As a fan of scale realism in the R/C hobby, I love to see new models appear that are rich in details and visual flair. What makes these elements more appealing are when they’re packaged in a small-scale setup (simply because you don’t see many of those models on the market). Along with the WPL C14 “Hercules” model that I’m in the process of reviewing, GearBest.com also sent a few military-themed 1/16-scale radio-controlled models to take a closer look at.
One of these models is the WPL B-24, a 1/16-scale military truck which is based on the 1:1 GAZ-66. Although I’m not a huge military vehicle aficionado, I spent much of my youth playing with GI Joe toys and part of me wishes I had this truck back then.
After experiencing the C14, I wasn’t expecting much from the mechanics of the B-24, however, having a unique (and undeniably-cool) 1/16 truck to tool around with more than makes up for any electronic downsides that this machine may have.
- 1 WPL B-24 “GAZ-66” 1/16-scale military truck
- 1 2.4GHz trigger-style controller
- 1 USB charging adapter
- 1 6V, 700mah Ni-Cd battery
- Select scale accessories/parts
Unboxing the WPL B-24 1/16-scale R/C Military Truck
Initial thoughts on the WPL B-24 R/C Military Truck
Getting this point out of the way early, this isn’t a hobby-grade radio-controlled truck. While it looks great, the internal components, specifically the steering motor (not a servo) are what I’d consider some of the weaker points of this machine. That said, I’ve kept this rig in a stock configuration and have been having quite a good time with it.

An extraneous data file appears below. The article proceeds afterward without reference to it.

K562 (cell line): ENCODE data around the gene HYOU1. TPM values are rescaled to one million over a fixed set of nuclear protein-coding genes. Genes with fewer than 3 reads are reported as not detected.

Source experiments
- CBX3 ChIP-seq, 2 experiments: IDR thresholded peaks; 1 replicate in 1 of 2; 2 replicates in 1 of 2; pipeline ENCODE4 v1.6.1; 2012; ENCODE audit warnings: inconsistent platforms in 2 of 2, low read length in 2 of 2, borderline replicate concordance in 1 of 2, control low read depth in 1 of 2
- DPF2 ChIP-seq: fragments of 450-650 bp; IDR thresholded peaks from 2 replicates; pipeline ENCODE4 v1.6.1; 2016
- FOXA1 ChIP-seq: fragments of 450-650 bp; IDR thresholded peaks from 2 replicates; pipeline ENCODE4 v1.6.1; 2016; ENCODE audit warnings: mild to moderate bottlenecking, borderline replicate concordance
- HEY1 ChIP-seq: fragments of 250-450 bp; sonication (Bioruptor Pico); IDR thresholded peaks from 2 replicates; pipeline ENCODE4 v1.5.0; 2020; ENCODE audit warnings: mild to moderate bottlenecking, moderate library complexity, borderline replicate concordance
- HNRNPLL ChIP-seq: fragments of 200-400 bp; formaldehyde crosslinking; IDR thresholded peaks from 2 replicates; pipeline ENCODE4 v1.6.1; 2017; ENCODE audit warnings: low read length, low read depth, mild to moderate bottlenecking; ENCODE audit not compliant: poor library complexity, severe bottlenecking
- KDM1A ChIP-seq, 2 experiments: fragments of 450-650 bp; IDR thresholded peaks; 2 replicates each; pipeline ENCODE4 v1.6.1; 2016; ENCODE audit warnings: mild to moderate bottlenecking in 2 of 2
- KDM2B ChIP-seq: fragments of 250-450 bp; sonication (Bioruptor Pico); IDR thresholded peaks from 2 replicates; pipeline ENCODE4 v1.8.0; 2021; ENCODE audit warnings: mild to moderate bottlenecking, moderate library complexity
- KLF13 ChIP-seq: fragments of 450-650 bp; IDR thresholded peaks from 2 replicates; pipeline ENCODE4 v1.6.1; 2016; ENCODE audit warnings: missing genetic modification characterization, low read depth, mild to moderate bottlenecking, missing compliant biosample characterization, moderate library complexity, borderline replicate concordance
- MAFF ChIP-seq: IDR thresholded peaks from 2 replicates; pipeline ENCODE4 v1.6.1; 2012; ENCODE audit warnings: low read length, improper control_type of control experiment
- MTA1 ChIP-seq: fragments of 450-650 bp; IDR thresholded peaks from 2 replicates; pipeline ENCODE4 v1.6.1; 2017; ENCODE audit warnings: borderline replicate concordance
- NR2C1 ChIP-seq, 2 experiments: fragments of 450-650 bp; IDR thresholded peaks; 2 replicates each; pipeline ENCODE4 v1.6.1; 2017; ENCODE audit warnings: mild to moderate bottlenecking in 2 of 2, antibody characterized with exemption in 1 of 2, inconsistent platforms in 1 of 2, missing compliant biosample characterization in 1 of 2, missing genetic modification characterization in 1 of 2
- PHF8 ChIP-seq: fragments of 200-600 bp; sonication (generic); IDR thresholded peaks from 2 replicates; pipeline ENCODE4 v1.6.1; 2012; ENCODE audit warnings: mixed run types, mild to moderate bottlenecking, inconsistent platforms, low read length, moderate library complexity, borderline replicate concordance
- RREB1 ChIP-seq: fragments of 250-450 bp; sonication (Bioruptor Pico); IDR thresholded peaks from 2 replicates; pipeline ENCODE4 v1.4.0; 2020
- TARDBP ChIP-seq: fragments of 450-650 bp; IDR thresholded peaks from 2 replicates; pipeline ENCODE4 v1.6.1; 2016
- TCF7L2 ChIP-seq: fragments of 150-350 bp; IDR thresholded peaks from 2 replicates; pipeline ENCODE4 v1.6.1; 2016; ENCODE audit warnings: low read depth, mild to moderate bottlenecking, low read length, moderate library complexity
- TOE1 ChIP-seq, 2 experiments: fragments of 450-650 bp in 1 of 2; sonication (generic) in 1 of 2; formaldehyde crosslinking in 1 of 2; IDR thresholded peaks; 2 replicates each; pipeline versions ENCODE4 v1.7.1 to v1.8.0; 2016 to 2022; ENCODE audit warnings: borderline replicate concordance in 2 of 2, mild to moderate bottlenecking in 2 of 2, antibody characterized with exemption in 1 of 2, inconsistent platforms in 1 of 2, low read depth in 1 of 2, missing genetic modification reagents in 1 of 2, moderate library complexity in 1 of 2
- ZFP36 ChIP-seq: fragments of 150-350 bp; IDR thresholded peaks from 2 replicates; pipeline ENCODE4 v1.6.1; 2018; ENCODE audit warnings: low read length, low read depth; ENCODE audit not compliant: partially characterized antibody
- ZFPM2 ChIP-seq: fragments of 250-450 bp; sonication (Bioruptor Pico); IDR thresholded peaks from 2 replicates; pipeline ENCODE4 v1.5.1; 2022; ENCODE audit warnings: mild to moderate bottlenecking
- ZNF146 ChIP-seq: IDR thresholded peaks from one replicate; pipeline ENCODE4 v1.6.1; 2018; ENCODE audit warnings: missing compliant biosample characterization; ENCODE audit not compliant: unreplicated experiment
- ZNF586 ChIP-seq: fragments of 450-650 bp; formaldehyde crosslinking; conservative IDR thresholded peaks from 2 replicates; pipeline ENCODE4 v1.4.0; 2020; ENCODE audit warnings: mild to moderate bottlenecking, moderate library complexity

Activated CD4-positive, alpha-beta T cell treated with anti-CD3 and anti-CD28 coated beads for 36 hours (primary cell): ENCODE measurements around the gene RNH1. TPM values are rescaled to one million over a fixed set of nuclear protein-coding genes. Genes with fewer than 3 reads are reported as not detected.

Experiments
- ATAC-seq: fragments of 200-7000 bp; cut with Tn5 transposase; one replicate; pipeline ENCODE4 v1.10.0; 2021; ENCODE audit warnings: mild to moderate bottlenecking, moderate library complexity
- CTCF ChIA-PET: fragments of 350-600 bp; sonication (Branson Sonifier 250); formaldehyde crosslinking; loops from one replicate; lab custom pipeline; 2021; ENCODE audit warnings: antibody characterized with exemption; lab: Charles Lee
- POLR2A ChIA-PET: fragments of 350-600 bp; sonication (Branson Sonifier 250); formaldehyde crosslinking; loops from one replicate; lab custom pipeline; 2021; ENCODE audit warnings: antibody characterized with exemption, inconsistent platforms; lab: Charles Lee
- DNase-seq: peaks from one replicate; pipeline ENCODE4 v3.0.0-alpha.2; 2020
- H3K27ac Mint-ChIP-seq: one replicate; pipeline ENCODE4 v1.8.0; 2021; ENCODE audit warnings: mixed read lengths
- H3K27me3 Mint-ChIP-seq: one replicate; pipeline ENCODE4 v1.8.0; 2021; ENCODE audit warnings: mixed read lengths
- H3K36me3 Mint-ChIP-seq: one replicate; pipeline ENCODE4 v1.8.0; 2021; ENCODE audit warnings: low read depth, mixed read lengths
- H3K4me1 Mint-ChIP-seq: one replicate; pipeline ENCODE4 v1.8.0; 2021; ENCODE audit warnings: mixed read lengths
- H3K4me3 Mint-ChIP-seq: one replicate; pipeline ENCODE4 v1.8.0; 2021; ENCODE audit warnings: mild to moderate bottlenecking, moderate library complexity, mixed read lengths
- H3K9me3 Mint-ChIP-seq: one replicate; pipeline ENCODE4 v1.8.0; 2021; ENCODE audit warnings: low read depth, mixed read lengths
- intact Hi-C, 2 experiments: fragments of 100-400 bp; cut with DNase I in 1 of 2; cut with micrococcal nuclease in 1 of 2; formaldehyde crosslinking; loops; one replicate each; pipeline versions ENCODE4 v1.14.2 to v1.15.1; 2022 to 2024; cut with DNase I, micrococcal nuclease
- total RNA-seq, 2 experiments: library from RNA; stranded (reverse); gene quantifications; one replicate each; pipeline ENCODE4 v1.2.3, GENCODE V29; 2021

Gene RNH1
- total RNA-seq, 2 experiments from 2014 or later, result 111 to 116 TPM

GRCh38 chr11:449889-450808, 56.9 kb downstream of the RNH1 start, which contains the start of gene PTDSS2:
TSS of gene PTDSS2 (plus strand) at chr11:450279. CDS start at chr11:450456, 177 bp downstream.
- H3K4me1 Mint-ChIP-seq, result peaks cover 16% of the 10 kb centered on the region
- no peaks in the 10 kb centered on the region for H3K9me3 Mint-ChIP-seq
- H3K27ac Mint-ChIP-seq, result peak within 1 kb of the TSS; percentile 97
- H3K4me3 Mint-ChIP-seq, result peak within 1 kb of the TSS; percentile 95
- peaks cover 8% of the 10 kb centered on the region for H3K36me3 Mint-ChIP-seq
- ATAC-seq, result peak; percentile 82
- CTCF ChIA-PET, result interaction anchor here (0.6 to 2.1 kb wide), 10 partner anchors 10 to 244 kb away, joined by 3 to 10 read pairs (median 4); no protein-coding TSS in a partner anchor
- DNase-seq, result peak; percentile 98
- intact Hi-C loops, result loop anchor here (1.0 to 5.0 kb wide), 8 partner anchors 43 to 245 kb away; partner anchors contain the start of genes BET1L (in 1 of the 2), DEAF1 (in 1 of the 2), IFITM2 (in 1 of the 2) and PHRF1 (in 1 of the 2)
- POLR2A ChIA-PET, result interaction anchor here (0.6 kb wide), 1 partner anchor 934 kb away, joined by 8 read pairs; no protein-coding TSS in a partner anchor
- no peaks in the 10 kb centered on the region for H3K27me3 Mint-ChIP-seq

While it lacks proportional steering, the controller grip feels pleasant and the motor is peppy, allowing me to forgive the click and turn steering setup. Now onto the fun stuff…
Like the WPL C14 “Hercules”, this radio-controlled military truck features some impressive visual details. At its base is a chassis which blends aluminum/metal frame rails and multiple plastic cross members. These pieces combine to create a sturdy base for this truck, which I’d place somewhere between a crawler and a trail machine.
Metal leaf springs serve as the dampers for this model and they provide a decent amount of suspension travel and articulation. You won’t see “OG crawler-style” articulation, but you also won’t need to worry about rolling this truck onto its side when you drive across uneven terrain.
Whether it’s in motion or sitting still, this truck looks great. Even if you’re not a fan of military machines, this truck could serve as a throwback parts hauler, shop truck, or whatever else your imagination wants it to be. A can (or two) of spray paint and you can easily overhaul this truck into whatever you’d like.
The tires, while firm, appear to offer plenty of grip for indoor use. When this truck travels outside is when the real test will take place. In reading about and researching this model, it appears that there may be some issues with the plastic driveshafts (brittle, snapping when bound-up), so I’ll be keeping a close eye on that area of the truck.
The stock battery, a 6V NiCd pack, provides plenty of power and offers impressive run-time. Whether or not that system stays in place or is swapped out down the road remains to be seen.
While my first instinct is to replace the stock steering and electronic components with hobby-grade gear, I’m having a fun time with this truck in it’s out of the box configuration. All-in-all, it’s a fun truck to drive around and have a good time with. It’s easy to let your imagination roam free with this truck, and at a price of $32.99, you’re not spending much for a little creative release.